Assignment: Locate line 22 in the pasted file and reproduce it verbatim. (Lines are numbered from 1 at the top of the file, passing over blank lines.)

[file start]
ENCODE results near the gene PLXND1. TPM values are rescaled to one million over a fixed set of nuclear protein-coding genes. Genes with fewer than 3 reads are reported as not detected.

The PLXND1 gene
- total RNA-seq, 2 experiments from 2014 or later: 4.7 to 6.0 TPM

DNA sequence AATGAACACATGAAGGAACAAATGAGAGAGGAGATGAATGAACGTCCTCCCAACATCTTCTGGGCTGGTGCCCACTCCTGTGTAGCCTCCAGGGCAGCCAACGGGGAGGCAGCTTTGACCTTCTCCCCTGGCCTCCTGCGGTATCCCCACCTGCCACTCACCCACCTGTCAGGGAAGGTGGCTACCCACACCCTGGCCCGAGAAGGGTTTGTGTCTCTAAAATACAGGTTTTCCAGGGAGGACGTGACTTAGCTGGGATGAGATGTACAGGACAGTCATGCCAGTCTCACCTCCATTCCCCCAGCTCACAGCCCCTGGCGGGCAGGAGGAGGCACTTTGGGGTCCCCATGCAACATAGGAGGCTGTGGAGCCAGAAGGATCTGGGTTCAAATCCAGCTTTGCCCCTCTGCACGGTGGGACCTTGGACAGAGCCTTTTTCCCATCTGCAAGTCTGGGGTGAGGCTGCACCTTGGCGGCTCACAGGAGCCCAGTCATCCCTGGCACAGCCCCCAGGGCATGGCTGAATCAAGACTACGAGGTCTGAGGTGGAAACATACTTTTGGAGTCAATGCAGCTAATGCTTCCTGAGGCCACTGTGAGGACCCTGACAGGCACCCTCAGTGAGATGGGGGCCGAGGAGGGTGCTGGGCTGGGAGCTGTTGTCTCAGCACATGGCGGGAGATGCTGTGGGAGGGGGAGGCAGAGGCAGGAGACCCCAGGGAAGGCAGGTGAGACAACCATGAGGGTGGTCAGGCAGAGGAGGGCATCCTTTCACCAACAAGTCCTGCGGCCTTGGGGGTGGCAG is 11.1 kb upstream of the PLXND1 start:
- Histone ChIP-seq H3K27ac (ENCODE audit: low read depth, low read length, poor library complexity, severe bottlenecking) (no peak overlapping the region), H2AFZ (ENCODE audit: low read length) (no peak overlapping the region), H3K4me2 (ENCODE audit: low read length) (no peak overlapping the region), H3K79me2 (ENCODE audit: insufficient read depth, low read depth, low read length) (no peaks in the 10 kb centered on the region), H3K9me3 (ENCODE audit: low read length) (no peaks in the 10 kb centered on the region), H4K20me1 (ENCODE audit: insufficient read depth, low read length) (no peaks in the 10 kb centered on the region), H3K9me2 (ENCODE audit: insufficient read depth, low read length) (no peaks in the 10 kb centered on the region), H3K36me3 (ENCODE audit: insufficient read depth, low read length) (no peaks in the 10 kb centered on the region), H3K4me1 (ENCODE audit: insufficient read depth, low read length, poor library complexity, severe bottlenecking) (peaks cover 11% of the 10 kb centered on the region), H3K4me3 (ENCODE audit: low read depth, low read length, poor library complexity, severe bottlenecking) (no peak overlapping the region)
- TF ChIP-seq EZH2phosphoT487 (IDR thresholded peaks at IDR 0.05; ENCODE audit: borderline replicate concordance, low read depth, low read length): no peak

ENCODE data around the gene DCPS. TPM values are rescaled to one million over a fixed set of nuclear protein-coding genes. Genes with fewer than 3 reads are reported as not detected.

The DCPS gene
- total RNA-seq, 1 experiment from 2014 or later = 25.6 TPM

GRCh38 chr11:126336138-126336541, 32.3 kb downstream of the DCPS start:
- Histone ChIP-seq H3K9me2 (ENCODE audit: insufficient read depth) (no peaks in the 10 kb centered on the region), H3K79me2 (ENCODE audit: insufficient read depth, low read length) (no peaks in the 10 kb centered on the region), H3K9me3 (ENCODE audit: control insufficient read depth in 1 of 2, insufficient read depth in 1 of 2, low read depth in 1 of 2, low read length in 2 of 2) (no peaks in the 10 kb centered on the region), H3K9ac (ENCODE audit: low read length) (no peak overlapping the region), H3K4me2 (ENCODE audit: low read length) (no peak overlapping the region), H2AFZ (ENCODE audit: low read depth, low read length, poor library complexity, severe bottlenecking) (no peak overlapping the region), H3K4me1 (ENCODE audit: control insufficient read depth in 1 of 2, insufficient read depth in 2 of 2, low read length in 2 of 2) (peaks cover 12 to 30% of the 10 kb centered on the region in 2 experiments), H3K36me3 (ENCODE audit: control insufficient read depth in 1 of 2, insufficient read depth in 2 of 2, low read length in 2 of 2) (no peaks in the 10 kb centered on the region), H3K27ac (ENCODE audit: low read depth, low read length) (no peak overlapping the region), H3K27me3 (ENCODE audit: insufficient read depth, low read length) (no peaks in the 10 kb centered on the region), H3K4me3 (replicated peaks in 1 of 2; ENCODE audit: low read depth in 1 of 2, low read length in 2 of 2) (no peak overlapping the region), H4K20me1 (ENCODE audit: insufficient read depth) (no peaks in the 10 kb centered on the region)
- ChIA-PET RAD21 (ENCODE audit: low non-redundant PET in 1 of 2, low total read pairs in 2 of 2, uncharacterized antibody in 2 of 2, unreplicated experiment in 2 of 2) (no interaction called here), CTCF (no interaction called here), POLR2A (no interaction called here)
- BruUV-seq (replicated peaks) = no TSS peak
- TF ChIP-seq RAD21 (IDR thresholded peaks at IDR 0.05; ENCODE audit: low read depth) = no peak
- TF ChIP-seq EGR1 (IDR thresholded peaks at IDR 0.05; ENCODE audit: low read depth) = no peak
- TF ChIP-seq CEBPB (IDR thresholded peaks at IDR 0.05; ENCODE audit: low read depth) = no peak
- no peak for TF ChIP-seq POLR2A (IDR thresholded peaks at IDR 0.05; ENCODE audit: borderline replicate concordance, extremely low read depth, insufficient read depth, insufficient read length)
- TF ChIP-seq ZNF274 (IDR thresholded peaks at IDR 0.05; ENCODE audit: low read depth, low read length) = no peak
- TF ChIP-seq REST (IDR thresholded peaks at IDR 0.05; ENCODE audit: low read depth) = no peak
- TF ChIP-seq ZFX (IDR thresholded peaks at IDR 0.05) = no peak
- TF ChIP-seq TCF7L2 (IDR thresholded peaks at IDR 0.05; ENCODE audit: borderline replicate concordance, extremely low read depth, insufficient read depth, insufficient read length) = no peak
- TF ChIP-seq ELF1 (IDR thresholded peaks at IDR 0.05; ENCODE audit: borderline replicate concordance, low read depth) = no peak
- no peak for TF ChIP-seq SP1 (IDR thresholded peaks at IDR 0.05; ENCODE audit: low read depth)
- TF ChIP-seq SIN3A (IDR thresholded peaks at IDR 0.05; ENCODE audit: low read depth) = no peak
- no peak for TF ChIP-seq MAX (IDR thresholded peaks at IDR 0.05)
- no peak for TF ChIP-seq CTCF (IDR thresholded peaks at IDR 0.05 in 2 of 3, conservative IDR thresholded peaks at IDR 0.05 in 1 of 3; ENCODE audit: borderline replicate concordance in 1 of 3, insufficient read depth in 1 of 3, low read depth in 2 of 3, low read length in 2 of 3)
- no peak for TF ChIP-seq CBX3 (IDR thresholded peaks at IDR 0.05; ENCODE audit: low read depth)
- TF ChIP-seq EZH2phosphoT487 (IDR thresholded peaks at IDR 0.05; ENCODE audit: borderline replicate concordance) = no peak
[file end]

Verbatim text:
- TF ChIP-seq ELF1 (IDR thresholded peaks at IDR 0.05; ENCODE audit: borderline replicate concordance, low read depth) = no peak